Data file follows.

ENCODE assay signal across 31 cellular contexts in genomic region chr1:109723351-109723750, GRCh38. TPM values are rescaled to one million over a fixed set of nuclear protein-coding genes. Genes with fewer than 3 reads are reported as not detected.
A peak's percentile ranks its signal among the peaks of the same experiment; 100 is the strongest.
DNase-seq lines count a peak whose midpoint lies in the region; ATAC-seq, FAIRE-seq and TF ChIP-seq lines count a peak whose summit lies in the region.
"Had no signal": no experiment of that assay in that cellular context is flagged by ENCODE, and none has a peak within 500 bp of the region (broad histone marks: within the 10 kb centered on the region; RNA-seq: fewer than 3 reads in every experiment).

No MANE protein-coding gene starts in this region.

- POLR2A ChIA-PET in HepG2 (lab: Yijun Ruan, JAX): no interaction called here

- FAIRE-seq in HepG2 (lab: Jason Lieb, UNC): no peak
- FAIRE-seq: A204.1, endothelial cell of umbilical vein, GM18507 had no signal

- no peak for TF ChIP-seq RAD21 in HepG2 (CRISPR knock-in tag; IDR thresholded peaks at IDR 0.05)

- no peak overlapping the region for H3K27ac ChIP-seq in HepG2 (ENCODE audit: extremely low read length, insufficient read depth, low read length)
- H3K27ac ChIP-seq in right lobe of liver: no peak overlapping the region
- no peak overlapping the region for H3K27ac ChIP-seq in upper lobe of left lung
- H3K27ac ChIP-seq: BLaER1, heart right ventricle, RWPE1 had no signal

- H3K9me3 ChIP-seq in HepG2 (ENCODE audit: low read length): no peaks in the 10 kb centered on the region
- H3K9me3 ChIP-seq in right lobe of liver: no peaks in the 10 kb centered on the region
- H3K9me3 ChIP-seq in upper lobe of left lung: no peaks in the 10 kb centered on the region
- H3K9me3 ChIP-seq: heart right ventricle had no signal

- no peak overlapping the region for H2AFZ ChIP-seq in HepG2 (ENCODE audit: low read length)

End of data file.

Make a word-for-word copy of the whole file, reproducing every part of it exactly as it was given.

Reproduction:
ENCODE assay signal across 31 cellular contexts in genomic region chr1:109723351-109723750, GRCh38. TPM values are rescaled to one million over a fixed set of nuclear protein-coding genes. Genes with fewer than 3 reads are reported as not detected.
A peak's percentile ranks its signal among the peaks of the same experiment; 100 is the strongest.
DNase-seq lines count a peak whose midpoint lies in the region; ATAC-seq, FAIRE-seq and TF ChIP-seq lines count a peak whose summit lies in the region.
"Had no signal": no experiment of that assay in that cellular context is flagged by ENCODE, and none has a peak within 500 bp of the region (broad histone marks: within the 10 kb centered on the region; RNA-seq: fewer than 3 reads in every experiment).

No MANE protein-coding gene starts in this region.

- POLR2A ChIA-PET in HepG2 (lab: Yijun Ruan, JAX): no interaction called here

- FAIRE-seq in HepG2 (lab: Jason Lieb, UNC): no peak
- FAIRE-seq: A204.1, endothelial cell of umbilical vein, GM18507 had no signal

- no peak for TF ChIP-seq RAD21 in HepG2 (CRISPR knock-in tag; IDR thresholded peaks at IDR 0.05)

- no peak overlapping the region for H3K27ac ChIP-seq in HepG2 (ENCODE audit: extremely low read length, insufficient read depth, low read length)
- H3K27ac ChIP-seq in right lobe of liver: no peak overlapping the region
- no peak overlapping the region for H3K27ac ChIP-seq in upper lobe of left lung
- H3K27ac ChIP-seq: BLaER1, heart right ventricle, RWPE1 had no signal

- H3K9me3 ChIP-seq in HepG2 (ENCODE audit: low read length): no peaks in the 10 kb centered on the region
- H3K9me3 ChIP-seq in right lobe of liver: no peaks in the 10 kb centered on the region
- H3K9me3 ChIP-seq in upper lobe of left lung: no peaks in the 10 kb centered on the region
- H3K9me3 ChIP-seq: heart right ventricle had no signal

- no peak overlapping the region for H2AFZ ChIP-seq in HepG2 (ENCODE audit: low read length)